Reason I ask is I've scoured this whole forum and nobody ever mentions them except for Mr Weber I think when he came across a kind of replica on a game show here in Aus. Can't find any reference to them except what's in the movie.

Obviously a lot of these questions rely on you having visited that set but the big tiles, the ones that form the partitions in the office, do you have any idea what the material was and was supposed to look like? Currently I'm using a kind of stippled plastic like the old Apple Macintosh casings.

And the floor. It's hard to tell from the movie but from some of the production photography it looks to me as though it was just big rolls of carpet or maybe even grips floor protectors. Possibly to cover up the tiles from the other set?

Anyway that's for starters. There's a few pics here too just to give you an idea where I'm at. Thanks again Tom for you generous input.








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Banzai88
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PostPosted: Tue Aug 21, 2018 2:00 am    Post subject: Reply with quote

Nice job on these Spikerama !
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Spikerama
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PostPosted: Tue Aug 21, 2018 2:10 am    Post subject: Reply with quote

Cheers mate.

Bit of a way to go but should turn out alright with a bit of help from all you much smarter folk.

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Tom Southwell
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PostPosted: Tue Aug 21, 2018 6:55 pm    Post subject: Reply with quote

Spikerama.
First off , a note about a fallen artist/designer from Blade Runner.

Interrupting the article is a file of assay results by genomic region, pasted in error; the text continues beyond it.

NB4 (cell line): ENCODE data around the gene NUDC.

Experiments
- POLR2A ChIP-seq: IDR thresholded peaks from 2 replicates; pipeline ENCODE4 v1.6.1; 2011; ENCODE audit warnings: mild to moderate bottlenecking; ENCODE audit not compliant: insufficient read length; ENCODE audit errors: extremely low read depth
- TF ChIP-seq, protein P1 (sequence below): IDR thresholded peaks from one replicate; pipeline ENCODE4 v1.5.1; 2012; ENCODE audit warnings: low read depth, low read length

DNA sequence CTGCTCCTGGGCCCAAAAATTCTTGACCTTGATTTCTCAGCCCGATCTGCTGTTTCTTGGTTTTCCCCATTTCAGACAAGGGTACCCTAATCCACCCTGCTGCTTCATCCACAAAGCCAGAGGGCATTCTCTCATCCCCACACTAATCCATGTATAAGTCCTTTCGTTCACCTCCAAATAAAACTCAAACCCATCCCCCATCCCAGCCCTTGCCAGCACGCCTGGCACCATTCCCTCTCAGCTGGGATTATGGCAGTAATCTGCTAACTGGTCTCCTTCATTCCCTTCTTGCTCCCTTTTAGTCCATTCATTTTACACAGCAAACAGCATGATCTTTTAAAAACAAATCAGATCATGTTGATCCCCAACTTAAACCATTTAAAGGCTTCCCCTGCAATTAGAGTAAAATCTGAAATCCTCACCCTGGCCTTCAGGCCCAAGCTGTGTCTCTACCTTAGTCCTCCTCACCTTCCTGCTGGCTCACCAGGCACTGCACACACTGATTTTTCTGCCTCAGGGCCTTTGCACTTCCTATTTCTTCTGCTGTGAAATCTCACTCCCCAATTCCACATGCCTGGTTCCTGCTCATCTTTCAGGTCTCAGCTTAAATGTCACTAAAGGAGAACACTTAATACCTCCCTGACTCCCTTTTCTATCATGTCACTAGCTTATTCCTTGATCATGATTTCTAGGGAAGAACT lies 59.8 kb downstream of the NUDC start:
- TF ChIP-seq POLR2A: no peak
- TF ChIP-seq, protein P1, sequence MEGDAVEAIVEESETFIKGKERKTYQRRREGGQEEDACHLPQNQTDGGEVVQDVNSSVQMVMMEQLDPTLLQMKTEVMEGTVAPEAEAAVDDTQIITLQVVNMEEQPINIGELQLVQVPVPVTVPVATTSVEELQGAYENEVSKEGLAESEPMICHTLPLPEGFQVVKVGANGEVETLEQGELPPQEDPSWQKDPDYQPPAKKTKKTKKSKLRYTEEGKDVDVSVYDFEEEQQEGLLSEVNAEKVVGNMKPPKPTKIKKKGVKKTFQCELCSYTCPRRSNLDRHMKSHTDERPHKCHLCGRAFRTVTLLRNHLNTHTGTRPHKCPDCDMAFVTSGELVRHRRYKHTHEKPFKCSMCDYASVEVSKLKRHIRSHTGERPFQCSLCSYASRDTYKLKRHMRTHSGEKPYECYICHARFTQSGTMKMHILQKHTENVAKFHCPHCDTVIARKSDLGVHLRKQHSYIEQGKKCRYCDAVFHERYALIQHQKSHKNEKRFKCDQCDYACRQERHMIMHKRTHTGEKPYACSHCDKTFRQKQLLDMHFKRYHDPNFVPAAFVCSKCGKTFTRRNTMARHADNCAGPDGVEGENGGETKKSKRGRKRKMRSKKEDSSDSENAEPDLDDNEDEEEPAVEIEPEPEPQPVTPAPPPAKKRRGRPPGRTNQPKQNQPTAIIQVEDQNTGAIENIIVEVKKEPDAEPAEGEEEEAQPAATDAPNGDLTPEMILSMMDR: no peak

Charles William Breen, who did the detailed plans and elevations of Deckards apartment ( based on a work by Frank Lloyd Wright ) passed away this week. A fine man and a wonderful designer, production designer and artist. He will be missed.

The set you are working on is a revamp of the set used for the Rachel VK interview. ( far left window bay )
I always thought the enlarged tile was a faithful enlargement, but I could be wrong.
Yes I was on the set. Many times.
The chair was likely purchased, but again, I cannot be sure. (A few exotic chairs designed by architect C.R.Macintosh and others were built expressly for the film by movie prop makers.)
The graphic was put on the chair the day of the shoot by on staff sign painters at the request of Mr Scott.
The original floor was Masonite spray painted black with a high gloss finish.
There MAY have been a change ( possibly carpet ) for the revamp.
I have a good high angle photo that shows the set and crew. I'll try to find it.

I always thought the big break-away tile was a foam backed piece that was made from a mold. The original tile design was to resemble (to some degree) a tile like the ones Mr Wright created for his "knit block" designs ).
Hollywood often uses this method for replaceable "destroyed" wall units.

The tile I have was made for me in preproduction so I could make graphics from it. It is a "Vacu-form" piece of styrene plastic. This was used as bronze on the big doors of the set, and the freeze at about head height around the entire room.
You likely heard the story that Mr Scott requested all the columns be flipped upside down the morning of the first day.
The columns , then did not match the pilasters (partial columns attached to the wall). You can see the columns in their correct posture later in the film in the street with bicycles whizzing by.
The photos I sent Joberg included a profile view which shows how deep the pyramid is. But it MAY be flatter than the small one.
If you can find Greg Pickerell he may know. That was his set.
He also became a production designer.

I hope this helps in some way.
It's been a long time.

Good luck,
Tom Southwell